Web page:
Freezing of diesel subsidy may have to be done at some point of time
The government may have to freeze the diesel subsidy at the current level to protect the budget numbers at some point of time, said Chief Economic Advisor to the Finance Minister, Raghuram Rajan, while flagging concerns over the widening current account deficit (CAD).
“At some point, we should think about freezing the subsidy on diesel at the current levels until it reaches the level of world prices so that the Budget is not exposed to the risks of an increase in global oil price,” Dr. Rajan told the convocation of the RBI-run National Institute of Bank Management here on Tuesday.
Terming the widening CAD, which had run up to a historic high of 5.4 per cent of GDP in the second quarter of the fiscal, as the ‘biggest concern now,’ the noted economist said, “CAD is our biggest concern right now because as you finance from outside, you are dependent on the interest of foreign investors. They’ve been supporting us so far due to the search for yields. But can we continue to rely on that forbearance?”
Finance Minister P. Chidambaram, during his customary post-Budget interaction with industry chambers on Monday, had said that CAD was the biggest worry for him now as he could successfully meet the fiscal deficit target at 10 basis points better at 5.2 per cent and said the final numbers would be lowest than this too.
As a short-term way out, Dr. Rajan said, “In the near-term, we have to focus more on financing CAD through foreign inflows, because reducing it will take time. The best way is to increase exports relative to imports. The problem is that it is also dependent on growth of foreign countries.” Dr. Rajan also said there was a need to cut fertilizer subsidies, but did not give a timeline for the same.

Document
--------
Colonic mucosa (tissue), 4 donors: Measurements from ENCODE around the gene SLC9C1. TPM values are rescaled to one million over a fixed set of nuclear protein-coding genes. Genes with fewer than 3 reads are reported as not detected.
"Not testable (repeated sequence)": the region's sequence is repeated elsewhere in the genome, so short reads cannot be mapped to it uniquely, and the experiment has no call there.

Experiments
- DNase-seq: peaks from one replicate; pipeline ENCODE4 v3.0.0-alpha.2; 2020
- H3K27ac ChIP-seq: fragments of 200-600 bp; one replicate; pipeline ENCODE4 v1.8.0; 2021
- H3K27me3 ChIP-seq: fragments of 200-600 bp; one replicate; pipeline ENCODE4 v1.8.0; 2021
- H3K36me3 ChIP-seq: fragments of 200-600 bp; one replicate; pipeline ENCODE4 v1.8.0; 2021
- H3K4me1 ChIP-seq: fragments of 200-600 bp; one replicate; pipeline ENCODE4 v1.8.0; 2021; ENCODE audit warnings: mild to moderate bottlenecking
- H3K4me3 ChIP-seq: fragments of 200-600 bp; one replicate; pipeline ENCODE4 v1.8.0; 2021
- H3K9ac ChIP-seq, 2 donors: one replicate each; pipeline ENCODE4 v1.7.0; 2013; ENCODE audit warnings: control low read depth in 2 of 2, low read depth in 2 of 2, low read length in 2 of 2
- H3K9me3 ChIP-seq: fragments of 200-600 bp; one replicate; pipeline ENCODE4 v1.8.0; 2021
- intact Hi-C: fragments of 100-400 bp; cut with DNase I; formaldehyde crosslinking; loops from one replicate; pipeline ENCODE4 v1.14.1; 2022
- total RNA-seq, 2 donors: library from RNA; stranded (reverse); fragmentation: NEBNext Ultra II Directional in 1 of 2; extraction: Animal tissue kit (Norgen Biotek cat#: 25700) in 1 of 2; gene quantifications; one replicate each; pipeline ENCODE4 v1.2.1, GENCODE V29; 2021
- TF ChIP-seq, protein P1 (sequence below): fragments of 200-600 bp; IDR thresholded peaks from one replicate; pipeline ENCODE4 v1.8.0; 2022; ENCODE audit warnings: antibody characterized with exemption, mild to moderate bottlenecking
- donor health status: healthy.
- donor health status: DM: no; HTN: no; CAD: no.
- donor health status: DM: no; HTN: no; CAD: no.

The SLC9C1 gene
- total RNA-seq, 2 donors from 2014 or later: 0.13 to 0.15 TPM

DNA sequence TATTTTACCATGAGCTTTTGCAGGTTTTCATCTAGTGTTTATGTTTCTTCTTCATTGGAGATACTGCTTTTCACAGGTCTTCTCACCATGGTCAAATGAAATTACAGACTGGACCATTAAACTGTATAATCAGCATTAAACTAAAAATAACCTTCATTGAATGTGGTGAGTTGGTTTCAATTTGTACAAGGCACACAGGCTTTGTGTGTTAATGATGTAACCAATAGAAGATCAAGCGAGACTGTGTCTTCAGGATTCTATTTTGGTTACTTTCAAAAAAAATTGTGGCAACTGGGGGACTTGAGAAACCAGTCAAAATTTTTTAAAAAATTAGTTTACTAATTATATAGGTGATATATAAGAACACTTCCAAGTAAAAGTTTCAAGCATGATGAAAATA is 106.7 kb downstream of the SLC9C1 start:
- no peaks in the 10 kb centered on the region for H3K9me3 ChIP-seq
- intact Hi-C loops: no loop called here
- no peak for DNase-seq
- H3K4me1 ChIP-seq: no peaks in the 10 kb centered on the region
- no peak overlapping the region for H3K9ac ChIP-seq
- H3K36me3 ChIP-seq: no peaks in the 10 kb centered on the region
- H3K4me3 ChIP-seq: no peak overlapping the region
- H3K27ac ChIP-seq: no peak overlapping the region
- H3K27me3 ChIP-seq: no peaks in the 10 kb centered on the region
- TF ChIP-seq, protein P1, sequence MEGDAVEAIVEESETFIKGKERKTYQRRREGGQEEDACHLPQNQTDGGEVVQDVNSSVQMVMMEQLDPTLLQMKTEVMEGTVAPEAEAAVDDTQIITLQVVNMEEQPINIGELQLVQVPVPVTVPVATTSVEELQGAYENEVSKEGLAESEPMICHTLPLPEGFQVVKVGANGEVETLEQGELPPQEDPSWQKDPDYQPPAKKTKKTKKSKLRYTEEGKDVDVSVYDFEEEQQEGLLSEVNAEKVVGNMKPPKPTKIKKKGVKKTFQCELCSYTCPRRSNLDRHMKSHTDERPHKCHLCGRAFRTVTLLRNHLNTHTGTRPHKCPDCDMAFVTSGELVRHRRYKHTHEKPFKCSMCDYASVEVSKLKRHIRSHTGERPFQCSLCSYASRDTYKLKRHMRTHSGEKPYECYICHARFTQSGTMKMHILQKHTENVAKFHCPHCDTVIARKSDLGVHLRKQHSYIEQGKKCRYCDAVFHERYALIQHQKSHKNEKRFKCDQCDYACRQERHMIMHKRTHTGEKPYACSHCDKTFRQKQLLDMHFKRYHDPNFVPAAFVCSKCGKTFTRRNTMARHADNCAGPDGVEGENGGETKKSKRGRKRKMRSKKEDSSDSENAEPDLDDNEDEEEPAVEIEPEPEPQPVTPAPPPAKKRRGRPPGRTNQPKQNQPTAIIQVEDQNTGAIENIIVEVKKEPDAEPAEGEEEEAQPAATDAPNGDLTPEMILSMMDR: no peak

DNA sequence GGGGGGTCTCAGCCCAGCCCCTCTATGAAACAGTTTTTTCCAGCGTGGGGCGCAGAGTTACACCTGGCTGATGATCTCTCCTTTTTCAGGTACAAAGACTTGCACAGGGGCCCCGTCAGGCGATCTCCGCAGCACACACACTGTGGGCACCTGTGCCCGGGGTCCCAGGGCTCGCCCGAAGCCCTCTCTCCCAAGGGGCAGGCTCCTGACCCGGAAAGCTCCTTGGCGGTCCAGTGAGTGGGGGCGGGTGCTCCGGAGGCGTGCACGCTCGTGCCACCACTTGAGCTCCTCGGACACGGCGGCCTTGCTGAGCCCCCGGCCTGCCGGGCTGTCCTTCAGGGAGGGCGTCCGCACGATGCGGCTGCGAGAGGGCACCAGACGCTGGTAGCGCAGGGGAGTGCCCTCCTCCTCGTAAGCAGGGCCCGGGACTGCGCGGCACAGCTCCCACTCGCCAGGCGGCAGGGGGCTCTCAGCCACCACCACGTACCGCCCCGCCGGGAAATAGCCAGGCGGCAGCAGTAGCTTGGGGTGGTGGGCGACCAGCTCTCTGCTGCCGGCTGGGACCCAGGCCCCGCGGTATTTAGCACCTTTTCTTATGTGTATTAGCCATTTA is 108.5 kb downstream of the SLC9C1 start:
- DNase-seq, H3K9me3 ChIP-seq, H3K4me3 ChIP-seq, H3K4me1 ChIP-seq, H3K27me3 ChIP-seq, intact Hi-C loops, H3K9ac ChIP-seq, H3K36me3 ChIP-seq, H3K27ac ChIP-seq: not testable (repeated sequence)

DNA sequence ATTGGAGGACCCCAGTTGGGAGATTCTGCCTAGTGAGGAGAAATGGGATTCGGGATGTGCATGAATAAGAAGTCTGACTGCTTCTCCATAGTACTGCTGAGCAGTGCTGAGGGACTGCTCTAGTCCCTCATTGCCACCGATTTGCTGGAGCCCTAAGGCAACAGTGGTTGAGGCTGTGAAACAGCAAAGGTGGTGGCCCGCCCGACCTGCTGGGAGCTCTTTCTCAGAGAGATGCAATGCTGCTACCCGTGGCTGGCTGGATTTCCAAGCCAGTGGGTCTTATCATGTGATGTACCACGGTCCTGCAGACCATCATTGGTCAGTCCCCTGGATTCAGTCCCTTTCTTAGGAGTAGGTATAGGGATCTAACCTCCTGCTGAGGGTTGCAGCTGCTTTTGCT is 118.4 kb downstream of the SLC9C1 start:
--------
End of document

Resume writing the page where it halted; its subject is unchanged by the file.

“Two of the fertilizer subsidies have already been capped. Its urea that we have to think about and see what we have to do...There is no timeline, though,” he said.
Dr. Rajan also cautioned the government against ‘distortionary’ spending, which is consumption-led in nature, and suggested a cut in the Plan expenditure to achieve this.
“There is not much room to cut non-Plan spending. The weight of these cuts has to come from Plan spending. Lots of Plan spending are also about consumption. Cutting Plan spending, if done carefully and judiciously, is not a sacrifice for long-term growth,” Dr. Rajan argued.
On growth, he said the GDP expansion would reach the 8-per cent-mark in the next 2-3 years. However, he hinted that in the current fiscal growth would be higher than what had been estimated recently.
“The underlying growth, as we see over time, will prove stronger than the current data suggests,” Dr. Rajan told reporters after the speech. “Some of the signs suggest that growth has bottomed out, but you can’t be sure.”
On inflation, he said while the overall inflation was under control, the RBI will find it difficult to arrest food inflation and called upon the government to take steps on the supply side to rein in inflation.